Jim: We may never win another series again. Oh, wait: @We may never win another series again@. It’s hard to see how things can get much worse. Mind you, I was thinking that before the series in Oakland!

As a kid, what did you want to be when you grew up? What happened?

James: Either a second baseman for an MLB team, an chef, or an author and professor of English literature. I topped out at 5’8” and was only 140 pounds coming out of high school. I simply didn’t have the size to play much after that, though I did give it a go for a while. Then I joined the Navy. After I came back from my enlistment, I became a chef. Now I’m in school to get my doctorate, though things are starting to look a bit dicey on that front. At the very least, I’ll have my MA and can possibly go back to school in another 10 years (if I am lucky) to finally get the PhD.

Dano: This is supposed to be the light question, but winds up being surprisingly heavy. I did the early part of my growing up in the Philly area in the late 1970’s and early 1980’s, so basically I wanted to be Mike Schmidt. I was an all-star little league shortstop, but I didn’t have a third baseman’s arm (nor any real power...I was more of a contact-and-speed guy), but, well, it was not to be. Moved to Arizona, discovered Doctor Who on PBS in junior high, was ostracized for retrospectively understandable though still deeply objectionable reasons, became a big ole nerd. A bit later in young life, I decided I wanted to be a fantasy writer, until I kinda got bored with the tired tropes of the heroic fantasy genre, and got interested in science fiction instead. Still haven’t had the novel published, or signed the contract for the five-book deal with Random House or Tor or whoever, but we continue to work on it, so this story’s not done yet.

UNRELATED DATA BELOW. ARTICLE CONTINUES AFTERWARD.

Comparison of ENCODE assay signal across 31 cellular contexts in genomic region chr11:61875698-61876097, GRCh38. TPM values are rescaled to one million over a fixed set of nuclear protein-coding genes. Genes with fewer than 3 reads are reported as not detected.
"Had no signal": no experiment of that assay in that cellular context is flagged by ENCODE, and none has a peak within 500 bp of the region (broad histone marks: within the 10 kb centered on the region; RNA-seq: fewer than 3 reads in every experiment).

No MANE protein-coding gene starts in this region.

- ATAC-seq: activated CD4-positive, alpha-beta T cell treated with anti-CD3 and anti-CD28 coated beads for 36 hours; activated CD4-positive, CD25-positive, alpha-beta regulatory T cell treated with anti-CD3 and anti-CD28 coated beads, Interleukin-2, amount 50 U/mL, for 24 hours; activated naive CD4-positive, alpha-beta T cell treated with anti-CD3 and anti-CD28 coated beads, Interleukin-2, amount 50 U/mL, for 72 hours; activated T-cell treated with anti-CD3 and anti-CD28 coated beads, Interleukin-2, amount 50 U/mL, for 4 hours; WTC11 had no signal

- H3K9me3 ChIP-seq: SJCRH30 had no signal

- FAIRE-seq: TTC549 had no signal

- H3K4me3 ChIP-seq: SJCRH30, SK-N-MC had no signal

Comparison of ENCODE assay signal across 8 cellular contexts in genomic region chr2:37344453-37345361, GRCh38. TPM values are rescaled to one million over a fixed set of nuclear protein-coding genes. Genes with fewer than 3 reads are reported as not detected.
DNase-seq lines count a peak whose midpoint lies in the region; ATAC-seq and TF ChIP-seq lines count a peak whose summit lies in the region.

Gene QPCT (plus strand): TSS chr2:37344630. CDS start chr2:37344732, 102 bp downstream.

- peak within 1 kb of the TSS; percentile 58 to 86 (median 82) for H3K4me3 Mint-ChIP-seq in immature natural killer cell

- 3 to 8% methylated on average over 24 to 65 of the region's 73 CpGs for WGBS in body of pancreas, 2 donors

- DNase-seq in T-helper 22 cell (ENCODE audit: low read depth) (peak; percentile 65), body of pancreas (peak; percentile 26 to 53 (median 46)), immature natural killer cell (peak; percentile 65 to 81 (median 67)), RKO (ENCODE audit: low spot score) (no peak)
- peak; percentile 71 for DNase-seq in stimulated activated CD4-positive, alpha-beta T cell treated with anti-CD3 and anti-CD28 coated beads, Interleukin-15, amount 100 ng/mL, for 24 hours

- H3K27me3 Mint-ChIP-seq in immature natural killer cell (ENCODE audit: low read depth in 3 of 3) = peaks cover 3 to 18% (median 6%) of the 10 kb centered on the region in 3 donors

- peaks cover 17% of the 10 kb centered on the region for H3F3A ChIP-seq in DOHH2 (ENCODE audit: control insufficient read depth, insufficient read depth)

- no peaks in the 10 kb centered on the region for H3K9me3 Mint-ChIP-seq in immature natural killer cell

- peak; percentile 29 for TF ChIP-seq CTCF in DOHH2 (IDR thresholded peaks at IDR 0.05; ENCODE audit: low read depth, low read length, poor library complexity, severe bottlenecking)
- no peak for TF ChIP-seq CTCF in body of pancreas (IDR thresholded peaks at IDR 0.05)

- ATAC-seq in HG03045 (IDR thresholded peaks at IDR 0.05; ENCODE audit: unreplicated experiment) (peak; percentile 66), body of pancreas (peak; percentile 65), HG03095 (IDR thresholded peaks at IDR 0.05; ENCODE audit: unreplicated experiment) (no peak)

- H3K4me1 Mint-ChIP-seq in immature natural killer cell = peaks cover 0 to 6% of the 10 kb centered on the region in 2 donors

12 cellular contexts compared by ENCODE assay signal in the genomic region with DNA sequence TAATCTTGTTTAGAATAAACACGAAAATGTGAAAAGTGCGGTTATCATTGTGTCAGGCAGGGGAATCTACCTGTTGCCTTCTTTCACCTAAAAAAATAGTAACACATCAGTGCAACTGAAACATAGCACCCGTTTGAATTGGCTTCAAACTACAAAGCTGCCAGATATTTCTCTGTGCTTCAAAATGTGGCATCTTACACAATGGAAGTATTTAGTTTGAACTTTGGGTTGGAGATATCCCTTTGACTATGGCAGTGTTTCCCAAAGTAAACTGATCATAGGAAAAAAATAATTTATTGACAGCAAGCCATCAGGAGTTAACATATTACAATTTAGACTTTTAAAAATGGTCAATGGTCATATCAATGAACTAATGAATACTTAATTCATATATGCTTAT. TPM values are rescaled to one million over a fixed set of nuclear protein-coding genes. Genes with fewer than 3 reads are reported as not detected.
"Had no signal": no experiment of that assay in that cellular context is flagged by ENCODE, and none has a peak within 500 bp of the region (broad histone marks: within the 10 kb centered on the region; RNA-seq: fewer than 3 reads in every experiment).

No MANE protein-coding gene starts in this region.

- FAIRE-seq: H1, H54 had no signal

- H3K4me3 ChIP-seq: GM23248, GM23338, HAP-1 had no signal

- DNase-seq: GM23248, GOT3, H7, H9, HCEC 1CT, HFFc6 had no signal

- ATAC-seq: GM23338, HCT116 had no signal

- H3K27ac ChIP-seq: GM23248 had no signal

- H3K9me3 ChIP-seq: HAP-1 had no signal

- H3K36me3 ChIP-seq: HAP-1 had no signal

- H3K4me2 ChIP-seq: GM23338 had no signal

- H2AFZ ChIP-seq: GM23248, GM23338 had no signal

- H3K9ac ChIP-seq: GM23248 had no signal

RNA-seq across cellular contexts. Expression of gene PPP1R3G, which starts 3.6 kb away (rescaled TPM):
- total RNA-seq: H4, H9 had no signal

Makakilo: My fanciful ideas had no basis in reality and often changed. I remember train conductor/engineer, scientist, oceanographer, trade-show person (giving away free samples is fun), business person with a windowed office in a tall building (until I learned about cubical desks), artist (a way to starve), teacher (a way to wish I had starved to death), and forest ranger (I love outdoors!).

At my core, I never gave up my early dream to be an engineer. Engineers pay attention to details and stick-with-it to complete complicated tasks. That’s what I do and who I am.

Jim: Thanks to the books of James Herriott, I wanted to be a veterinarian. This lasted only until I realized that, while I was fine with the smaller animals, you also had to deal with the larger ones like cattle and horses. I eventually decided that being woken in the middle of the night, and having to stuff your arm into areas of a cow that don’t appear on any menu, was not for me!